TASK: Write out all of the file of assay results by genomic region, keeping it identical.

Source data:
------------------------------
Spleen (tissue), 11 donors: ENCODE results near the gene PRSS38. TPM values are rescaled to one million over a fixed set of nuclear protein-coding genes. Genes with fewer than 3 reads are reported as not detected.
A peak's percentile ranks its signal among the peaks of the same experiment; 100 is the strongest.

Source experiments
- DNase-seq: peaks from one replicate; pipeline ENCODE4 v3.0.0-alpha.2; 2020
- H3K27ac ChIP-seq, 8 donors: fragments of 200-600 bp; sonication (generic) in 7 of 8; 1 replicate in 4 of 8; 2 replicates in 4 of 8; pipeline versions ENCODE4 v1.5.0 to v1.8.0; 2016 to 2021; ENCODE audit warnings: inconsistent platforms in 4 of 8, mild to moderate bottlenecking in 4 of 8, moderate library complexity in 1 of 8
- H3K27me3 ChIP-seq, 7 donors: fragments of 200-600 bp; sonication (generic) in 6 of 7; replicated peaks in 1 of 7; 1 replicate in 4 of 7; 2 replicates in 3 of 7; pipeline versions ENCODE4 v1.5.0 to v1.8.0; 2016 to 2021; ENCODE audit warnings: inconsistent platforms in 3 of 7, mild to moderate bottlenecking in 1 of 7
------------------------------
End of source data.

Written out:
Spleen (tissue), 11 donors: ENCODE results near the gene PRSS38. TPM values are rescaled to one million over a fixed set of nuclear protein-coding genes. Genes with fewer than 3 reads are reported as not detected.
A peak's percentile ranks its signal among the peaks of the same experiment; 100 is the strongest.

Source experiments
- DNase-seq: peaks from one replicate; pipeline ENCODE4 v3.0.0-alpha.2; 2020
- H3K27ac ChIP-seq, 8 donors: fragments of 200-600 bp; sonication (generic) in 7 of 8; 1 replicate in 4 of 8; 2 replicates in 4 of 8; pipeline versions ENCODE4 v1.5.0 to v1.8.0; 2016 to 2021; ENCODE audit warnings: inconsistent platforms in 4 of 8, mild to moderate bottlenecking in 4 of 8, moderate library complexity in 1 of 8
- H3K27me3 ChIP-seq, 7 donors: fragments of 200-600 bp; sonication (generic) in 6 of 7; replicated peaks in 1 of 7; 1 replicate in 4 of 7; 2 replicates in 3 of 7; pipeline versions ENCODE4 v1.5.0 to v1.8.0; 2016 to 2021; ENCODE audit warnings: inconsistent platforms in 3 of 7, mild to moderate bottlenecking in 1 of 7